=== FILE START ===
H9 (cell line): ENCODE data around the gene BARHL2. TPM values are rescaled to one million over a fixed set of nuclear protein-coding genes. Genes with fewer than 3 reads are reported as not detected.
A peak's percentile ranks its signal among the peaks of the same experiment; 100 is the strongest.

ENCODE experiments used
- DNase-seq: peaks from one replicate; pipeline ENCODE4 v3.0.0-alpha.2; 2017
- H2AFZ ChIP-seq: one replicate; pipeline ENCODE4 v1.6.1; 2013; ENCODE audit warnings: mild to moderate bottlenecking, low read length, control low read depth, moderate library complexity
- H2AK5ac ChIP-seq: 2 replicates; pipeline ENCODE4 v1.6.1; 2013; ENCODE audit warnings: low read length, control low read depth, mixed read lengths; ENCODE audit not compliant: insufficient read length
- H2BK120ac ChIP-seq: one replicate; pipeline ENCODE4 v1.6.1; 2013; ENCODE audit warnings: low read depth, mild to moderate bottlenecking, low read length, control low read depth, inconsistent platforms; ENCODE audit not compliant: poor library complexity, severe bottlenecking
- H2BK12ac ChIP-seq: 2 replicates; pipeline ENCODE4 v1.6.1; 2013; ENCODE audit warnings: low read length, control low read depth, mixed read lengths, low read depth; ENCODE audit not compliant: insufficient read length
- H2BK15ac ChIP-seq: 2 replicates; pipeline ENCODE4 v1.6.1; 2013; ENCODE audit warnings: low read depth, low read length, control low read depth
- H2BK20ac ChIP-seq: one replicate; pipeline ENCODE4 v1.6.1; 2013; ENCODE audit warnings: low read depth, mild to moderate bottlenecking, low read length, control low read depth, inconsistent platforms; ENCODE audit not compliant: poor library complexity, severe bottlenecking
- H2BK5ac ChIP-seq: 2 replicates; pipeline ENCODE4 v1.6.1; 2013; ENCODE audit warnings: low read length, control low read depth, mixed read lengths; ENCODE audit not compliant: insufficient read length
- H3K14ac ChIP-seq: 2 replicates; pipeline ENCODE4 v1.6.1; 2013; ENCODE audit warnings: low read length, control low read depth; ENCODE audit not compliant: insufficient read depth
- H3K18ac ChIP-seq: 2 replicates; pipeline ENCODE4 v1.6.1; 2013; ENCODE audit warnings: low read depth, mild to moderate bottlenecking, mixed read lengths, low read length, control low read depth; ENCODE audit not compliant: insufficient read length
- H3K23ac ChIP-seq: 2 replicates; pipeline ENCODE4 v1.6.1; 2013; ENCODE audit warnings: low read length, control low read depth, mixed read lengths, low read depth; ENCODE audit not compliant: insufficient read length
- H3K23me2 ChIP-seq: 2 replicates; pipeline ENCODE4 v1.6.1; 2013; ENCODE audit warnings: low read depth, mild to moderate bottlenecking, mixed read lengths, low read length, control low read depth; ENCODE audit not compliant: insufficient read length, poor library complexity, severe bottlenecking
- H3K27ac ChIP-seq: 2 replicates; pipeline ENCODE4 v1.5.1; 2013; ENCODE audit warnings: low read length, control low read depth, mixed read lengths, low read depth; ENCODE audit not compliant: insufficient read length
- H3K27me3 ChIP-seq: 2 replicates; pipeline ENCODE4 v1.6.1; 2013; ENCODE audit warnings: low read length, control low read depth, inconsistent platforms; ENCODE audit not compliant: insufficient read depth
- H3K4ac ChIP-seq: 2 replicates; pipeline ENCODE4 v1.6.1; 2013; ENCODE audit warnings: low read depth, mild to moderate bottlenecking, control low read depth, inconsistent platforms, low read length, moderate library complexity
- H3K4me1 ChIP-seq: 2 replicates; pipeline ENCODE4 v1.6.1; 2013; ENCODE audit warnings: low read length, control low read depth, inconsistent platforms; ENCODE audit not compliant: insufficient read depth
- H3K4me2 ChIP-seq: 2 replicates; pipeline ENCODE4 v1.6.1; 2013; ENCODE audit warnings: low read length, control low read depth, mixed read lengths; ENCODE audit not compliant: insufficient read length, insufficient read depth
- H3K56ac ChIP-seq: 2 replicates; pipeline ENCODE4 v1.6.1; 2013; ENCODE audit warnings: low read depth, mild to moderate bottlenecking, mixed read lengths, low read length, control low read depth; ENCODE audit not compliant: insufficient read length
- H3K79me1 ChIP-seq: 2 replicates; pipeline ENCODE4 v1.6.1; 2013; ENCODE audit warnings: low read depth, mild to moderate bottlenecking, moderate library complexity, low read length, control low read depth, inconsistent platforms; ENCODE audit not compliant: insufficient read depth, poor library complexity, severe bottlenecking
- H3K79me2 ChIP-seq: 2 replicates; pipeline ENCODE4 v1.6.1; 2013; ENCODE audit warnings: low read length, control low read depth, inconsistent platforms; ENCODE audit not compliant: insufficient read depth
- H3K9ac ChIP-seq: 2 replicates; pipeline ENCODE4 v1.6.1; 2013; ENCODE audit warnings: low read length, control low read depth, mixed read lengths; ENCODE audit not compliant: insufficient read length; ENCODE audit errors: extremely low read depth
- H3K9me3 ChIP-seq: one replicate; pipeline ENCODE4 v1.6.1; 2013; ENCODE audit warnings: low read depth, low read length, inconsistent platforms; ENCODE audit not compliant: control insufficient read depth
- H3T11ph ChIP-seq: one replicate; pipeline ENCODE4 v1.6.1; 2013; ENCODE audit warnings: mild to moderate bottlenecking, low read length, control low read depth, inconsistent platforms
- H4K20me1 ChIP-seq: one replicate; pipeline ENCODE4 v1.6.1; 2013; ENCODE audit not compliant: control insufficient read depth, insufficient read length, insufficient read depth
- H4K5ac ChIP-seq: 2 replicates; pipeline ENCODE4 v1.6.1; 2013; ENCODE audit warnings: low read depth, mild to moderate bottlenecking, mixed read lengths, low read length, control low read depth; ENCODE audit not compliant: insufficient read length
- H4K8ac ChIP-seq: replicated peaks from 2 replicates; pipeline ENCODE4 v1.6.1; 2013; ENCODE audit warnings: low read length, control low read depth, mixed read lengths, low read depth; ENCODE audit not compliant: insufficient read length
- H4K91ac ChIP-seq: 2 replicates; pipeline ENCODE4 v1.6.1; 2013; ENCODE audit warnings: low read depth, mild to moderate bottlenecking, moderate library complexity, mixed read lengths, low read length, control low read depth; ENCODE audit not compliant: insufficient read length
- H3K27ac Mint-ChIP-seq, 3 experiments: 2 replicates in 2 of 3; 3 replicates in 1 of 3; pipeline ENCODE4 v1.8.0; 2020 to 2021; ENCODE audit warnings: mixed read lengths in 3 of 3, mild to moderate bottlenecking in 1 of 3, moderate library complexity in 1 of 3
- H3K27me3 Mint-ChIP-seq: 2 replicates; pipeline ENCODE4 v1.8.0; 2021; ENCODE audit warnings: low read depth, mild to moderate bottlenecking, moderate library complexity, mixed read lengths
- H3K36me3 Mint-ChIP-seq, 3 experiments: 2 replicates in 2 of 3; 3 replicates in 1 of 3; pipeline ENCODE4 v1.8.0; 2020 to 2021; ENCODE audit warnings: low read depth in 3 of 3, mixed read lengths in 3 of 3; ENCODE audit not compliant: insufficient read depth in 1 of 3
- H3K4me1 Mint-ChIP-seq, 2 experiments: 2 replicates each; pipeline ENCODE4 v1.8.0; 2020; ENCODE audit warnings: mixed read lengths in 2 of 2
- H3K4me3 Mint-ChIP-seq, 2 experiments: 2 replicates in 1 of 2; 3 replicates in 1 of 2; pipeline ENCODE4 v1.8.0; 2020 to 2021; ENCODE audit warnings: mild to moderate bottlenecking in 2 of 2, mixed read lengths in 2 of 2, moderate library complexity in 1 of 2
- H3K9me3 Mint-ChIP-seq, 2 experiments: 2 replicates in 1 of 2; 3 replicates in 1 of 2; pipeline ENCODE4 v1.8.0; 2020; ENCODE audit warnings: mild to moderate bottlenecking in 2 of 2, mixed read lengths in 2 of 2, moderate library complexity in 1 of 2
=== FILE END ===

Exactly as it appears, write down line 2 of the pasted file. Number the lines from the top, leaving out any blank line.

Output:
A peak's percentile ranks its signal among the peaks of the same experiment; 100 is the strongest.